PSI armoring report featured on KUOW

KUOW's John Ryan interviews Aimee Kinney about the ecological impacts of shoreline armoring.

KUOW’s John Ryan interviews Aimee Kinney about the ecological impacts of shoreline armoring. Photo by Jeff Rice. 

KUOW interviewed PSI’s Aimee Kinney today about the impacts of shoreline armoring on the Puget Sound ecosystem. Kinney was the lead author of an analysis report of recent nearshore studies funded by the Washington Department of Fish and Wildlife. New studies reveal that shoreline armoring degrades beach ecology and hurts Puget Sound species like forage fish and salmon. Read the analysis report on the Encyclopedia of Puget Sound.

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Sources of sand: maps show crucial ‘feeder bluffs’

Feeder bluff and beach at Fort Flagler Historical State Park. Marrowstone Island, WA. Photo: Kris Symer (CC BY-NC-ND 4.0)

Feeder bluff and beach at Fort Flagler Historical State Park. Marrowstone Island, WA. Photo: Kris Symer (CC BY-NC-ND 4.0)

For more than a hundred years, property owners have seen shoreline erosion as the enemy. They have battled it with startling amounts of concrete and have lashed together so many protective beach structures that about a third of Puget Sound’s shoreline is now classified as armored. It’s a fitting term for this longstanding battle against the elements. But it turns out that in many cases erosion is actually a good thing—crucial, according to scientists— because it provides the sand and gravel needed for healthy beaches. Now environmental agencies are encouraging the removal of bulkheads or their replacement with more natural erosion controls, such as logs embedded in the beach. New maps identify locations where bulkhead removal is likely to provide the greatest ecological benefits.

Read the final installment of our series on shoreline armoring in Salish Sea Currents on the Encyclopedia of Puget Sound. 

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Studies show high amounts of illegal shoreline armoring

Chart: Local shoreline changes in King County (2012-13). Source: King County, 2014

Chart: Local shoreline changes in King County (2012-13). Source: King County, 2014

Our series on shoreline armoring continues today with two new stories. Studies show that a significant number of shoreline structures are being built illegally without required permits. We also report on efforts to educate shoreline property owners about alternatives to environmentally-damaging concrete bulkheads.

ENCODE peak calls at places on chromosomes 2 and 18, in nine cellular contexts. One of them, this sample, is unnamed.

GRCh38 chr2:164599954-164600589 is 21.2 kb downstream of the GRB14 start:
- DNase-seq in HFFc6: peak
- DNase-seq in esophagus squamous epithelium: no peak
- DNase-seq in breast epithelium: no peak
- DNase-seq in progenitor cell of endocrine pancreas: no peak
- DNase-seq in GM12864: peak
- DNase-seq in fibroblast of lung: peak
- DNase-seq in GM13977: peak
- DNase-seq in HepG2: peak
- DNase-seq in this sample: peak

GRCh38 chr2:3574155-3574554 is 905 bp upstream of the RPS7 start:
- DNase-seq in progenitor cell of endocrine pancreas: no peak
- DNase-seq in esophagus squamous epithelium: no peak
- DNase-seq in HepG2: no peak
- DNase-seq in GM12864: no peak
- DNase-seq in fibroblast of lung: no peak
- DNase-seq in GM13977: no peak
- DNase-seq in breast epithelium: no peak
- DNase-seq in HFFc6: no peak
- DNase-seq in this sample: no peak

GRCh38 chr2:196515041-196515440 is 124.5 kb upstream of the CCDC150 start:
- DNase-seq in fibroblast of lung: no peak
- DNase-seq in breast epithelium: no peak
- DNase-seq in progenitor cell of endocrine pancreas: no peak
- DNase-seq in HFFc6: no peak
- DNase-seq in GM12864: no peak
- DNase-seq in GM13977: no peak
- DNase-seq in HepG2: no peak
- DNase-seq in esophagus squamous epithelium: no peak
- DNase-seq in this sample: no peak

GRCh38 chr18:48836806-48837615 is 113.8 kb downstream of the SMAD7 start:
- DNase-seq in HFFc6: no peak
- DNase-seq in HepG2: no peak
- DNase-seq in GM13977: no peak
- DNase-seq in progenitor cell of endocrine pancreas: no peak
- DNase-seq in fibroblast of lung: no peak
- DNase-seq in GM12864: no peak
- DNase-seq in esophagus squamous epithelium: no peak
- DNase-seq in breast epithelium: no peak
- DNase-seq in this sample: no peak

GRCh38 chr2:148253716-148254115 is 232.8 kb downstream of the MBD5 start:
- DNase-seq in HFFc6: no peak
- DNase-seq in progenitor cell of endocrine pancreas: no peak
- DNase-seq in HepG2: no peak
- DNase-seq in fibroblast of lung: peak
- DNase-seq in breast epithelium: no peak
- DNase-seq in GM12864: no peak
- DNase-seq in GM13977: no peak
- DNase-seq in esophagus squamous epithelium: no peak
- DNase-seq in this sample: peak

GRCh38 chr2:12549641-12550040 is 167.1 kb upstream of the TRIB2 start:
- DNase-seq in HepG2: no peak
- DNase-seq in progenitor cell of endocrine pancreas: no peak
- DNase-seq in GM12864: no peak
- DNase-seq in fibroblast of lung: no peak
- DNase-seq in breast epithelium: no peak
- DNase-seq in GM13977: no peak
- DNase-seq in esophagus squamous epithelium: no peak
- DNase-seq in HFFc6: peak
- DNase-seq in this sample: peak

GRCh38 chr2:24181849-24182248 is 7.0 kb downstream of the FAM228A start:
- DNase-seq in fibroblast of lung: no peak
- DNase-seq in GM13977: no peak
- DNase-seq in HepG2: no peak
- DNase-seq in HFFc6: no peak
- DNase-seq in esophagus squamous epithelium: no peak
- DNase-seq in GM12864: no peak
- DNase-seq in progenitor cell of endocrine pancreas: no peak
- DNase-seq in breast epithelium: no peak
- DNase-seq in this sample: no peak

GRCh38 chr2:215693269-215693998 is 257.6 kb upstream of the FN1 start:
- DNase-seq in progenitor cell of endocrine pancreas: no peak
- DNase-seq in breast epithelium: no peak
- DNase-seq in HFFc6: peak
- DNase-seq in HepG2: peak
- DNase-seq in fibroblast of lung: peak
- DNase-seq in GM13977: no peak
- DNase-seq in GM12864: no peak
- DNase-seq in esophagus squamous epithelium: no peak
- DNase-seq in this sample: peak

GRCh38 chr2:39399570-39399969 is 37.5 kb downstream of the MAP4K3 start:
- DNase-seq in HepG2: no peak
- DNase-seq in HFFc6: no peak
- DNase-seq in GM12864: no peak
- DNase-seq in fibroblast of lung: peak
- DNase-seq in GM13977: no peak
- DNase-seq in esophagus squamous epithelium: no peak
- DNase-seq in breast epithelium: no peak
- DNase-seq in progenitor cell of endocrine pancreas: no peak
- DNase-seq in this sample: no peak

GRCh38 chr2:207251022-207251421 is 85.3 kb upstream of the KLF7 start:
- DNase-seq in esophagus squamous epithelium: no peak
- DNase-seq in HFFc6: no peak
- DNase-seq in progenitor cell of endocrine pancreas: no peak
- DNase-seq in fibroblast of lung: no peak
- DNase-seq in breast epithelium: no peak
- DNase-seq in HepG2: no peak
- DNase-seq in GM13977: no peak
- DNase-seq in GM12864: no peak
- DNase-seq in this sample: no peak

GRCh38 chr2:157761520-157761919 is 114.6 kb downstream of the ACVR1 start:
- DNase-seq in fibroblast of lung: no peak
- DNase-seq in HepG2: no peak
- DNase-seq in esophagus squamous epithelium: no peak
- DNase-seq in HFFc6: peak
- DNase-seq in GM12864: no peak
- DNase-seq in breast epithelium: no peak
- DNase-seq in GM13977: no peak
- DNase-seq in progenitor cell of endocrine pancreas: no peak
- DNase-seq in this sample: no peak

Read these stories and others from the series in the Encyclopedia of Puget Sound.

 

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New series looks at shoreline armoring

Storm surges against the bulkheads protecting beach houses at Mutiny Bay, WA. Photo: Scott Smithson (CC BY-NC-ND 2.0) https://www.flickr.com/photos/dtwpuck/15725058917

Storm surges against the bulkheads protecting beach houses at Mutiny Bay, WA. Photo: Scott Smithson (CC BY-NC-ND 2.0) https://www.flickr.com/photos/dtwpuck/15725058917

Our online magazine Salish Sea Currents launches a six-story series today focusing on shoreline armoring in the Puget Sound region. Close to a third of Puget Sound’s shoreline is classified as armored with bulkheads and other structures meant to hold back storm surge and erosion. But new studies reveal the often significant toll this is taking on the environment. The series kicks off with a look at armoring’s impact on beach ecology and forage fish habitat.

Read the series on the Encyclopedia of Puget Sound.

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Puget Sound Day on the Hill 2016

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U.S. Rep. Derek Kilmer introduced new stormwater legislation today.

Local agencies and stakeholders—including PSI— were in D.C. today to advocate for Puget Sound. Follow some of the action on social media, including Twitter posts at #saveoursound and #saveamericassound. Among the day’s highlights was a new stormwater bill introduced by Representative Derek Kilmer, who announced the legislation on Facebook.

Read the full text of H.R.4648 – Green Stormwater Infrastructure Investment Act.

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Herring fishery’s strength is in the sum of its parts, study finds

Young adult herring from Puget Sound.Margaret Siple/University of Washington

Young adult herring from Puget Sound.Margaret Siple/University of Washington

UW Today reports on a recent paper co-authored by PSI lead ecosystem ecologist Tessa Francis. The paper, published in the journal Ocealogia, describes how individual herring populations in Puget Sound exhibit a portfolio effect, collectively influencing and stabilizing the region’s population as a whole. Francis teamed up with the paper’s lead author UW doctoral student Margaret Siple to analyze more than 40 years of herring data on 21 subpopulations in Puget Sound.